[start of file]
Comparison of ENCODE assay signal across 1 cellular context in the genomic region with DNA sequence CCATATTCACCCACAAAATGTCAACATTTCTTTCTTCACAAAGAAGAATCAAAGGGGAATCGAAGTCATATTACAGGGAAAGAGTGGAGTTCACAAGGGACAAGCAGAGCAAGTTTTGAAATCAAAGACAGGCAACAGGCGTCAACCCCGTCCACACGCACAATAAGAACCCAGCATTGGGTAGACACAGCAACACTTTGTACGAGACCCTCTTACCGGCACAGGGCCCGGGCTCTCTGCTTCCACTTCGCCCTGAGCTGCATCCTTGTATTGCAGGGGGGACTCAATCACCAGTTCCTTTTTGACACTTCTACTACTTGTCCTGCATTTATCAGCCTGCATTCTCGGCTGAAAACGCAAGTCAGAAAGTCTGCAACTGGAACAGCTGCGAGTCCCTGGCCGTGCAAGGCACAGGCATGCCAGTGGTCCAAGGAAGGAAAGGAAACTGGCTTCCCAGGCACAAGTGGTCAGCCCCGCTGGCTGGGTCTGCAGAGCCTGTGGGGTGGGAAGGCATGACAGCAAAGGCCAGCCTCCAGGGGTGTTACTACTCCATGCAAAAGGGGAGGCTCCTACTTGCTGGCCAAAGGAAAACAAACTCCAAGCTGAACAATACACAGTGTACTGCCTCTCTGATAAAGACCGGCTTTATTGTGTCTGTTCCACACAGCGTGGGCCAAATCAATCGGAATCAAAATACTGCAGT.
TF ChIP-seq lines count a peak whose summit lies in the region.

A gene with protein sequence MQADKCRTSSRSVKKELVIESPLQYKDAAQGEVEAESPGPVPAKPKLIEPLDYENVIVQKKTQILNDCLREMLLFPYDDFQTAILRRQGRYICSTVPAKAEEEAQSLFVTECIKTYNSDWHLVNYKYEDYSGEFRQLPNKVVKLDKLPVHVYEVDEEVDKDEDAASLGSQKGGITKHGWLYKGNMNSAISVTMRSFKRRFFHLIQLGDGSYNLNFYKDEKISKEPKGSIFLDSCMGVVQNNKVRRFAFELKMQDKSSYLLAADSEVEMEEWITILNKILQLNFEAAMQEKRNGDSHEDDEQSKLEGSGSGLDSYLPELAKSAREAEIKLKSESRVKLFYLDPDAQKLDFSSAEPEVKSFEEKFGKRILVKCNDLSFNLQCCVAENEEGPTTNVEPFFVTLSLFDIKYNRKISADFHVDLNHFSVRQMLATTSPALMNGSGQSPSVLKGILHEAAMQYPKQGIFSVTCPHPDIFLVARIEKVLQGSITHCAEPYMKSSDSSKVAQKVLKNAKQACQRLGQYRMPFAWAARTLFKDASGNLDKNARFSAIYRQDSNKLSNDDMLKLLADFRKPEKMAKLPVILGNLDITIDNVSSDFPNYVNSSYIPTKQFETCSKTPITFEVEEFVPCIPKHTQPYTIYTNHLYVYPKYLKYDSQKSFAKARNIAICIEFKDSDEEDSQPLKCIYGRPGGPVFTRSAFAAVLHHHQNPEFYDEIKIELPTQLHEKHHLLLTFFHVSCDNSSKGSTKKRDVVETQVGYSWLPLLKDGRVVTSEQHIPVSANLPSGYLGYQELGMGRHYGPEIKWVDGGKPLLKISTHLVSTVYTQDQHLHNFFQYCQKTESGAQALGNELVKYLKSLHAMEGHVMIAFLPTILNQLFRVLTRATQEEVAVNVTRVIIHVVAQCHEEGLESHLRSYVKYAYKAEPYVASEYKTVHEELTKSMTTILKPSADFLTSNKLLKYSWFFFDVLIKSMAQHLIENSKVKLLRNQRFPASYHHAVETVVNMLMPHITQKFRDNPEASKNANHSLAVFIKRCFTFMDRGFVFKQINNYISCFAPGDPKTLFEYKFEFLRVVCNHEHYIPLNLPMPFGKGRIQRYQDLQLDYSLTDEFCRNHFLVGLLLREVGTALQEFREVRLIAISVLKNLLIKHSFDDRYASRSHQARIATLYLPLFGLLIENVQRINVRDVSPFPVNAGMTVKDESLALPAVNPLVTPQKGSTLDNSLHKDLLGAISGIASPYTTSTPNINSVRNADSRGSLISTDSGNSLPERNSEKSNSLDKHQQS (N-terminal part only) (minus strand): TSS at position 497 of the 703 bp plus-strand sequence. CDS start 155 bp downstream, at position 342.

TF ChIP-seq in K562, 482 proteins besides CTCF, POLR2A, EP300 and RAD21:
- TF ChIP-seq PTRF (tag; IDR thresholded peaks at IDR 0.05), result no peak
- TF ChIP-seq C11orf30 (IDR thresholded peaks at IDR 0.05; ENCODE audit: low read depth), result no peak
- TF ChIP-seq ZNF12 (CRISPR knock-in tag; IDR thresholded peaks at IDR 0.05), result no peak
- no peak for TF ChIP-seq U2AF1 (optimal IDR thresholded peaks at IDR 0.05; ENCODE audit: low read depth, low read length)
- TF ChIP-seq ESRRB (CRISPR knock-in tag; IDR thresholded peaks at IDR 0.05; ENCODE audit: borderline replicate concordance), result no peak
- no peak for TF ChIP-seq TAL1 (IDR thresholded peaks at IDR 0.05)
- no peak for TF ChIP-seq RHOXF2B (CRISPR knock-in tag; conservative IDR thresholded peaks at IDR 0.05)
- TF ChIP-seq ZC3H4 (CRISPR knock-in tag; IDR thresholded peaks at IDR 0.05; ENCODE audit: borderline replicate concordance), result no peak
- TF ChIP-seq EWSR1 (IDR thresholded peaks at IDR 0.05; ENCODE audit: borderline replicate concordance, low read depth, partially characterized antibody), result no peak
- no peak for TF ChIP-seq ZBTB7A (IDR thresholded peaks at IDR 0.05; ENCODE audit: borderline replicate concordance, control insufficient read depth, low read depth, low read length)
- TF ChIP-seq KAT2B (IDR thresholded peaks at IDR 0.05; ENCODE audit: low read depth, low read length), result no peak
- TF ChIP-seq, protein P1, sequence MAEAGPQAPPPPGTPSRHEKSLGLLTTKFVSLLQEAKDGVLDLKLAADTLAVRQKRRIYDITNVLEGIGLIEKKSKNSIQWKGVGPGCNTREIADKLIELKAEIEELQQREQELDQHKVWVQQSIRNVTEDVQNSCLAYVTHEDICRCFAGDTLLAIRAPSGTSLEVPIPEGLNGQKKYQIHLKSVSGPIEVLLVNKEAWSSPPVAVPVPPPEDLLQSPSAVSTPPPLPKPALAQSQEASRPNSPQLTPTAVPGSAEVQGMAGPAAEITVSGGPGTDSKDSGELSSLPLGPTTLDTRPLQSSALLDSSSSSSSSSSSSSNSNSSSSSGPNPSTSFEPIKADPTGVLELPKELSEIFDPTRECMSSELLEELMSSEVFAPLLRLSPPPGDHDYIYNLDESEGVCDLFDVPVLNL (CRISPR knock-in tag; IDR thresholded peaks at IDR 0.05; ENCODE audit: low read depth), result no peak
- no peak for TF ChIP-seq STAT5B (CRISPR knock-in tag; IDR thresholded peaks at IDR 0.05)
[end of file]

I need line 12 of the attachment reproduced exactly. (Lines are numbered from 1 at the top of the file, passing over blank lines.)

- TF ChIP-seq ZC3H4 (CRISPR knock-in tag; IDR thresholded peaks at IDR 0.05; ENCODE audit: borderline replicate concordance), result no peak